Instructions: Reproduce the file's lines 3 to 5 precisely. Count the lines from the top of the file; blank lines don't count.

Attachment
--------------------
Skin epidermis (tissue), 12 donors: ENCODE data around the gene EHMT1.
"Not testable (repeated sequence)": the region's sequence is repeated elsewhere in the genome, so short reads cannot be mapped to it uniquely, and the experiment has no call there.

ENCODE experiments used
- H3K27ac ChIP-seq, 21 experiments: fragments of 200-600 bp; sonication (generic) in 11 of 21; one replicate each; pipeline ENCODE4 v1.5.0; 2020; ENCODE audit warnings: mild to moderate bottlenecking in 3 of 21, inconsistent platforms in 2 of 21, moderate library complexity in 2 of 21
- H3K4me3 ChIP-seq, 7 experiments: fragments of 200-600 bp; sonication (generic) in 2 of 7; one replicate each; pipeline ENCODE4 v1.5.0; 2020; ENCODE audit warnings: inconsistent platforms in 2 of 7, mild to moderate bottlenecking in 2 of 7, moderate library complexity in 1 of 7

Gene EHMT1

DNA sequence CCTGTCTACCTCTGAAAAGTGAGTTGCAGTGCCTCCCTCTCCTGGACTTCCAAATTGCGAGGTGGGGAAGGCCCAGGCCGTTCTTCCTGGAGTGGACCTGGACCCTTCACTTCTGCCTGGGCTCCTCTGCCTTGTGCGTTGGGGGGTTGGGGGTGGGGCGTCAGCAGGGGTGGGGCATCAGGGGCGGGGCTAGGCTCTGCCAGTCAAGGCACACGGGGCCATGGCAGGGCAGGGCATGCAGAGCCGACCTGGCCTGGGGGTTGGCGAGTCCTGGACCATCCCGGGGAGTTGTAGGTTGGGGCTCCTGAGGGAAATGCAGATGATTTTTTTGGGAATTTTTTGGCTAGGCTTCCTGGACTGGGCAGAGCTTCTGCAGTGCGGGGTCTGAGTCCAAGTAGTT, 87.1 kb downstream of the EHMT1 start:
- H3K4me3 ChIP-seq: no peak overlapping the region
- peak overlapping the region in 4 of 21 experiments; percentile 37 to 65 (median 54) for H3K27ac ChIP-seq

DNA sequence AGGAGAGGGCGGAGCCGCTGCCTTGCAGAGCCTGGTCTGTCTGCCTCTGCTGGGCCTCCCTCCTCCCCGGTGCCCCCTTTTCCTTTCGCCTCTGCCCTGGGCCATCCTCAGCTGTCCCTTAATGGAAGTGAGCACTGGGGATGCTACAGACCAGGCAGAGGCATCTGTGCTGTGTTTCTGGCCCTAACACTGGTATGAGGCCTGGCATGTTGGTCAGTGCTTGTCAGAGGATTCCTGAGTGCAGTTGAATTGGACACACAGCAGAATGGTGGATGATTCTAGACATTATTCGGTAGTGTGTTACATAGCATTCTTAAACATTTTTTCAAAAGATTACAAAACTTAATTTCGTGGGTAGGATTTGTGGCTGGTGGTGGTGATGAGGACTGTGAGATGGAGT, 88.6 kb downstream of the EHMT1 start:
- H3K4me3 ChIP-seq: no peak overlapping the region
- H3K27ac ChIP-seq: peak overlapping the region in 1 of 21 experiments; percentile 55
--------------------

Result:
ENCODE experiments used
- H3K27ac ChIP-seq, 21 experiments: fragments of 200-600 bp; sonication (generic) in 11 of 21; one replicate each; pipeline ENCODE4 v1.5.0; 2020; ENCODE audit warnings: mild to moderate bottlenecking in 3 of 21, inconsistent platforms in 2 of 21, moderate library complexity in 2 of 21
- H3K4me3 ChIP-seq, 7 experiments: fragments of 200-600 bp; sonication (generic) in 2 of 7; one replicate each; pipeline ENCODE4 v1.5.0; 2020; ENCODE audit warnings: inconsistent platforms in 2 of 7, mild to moderate bottlenecking in 2 of 7, moderate library complexity in 1 of 7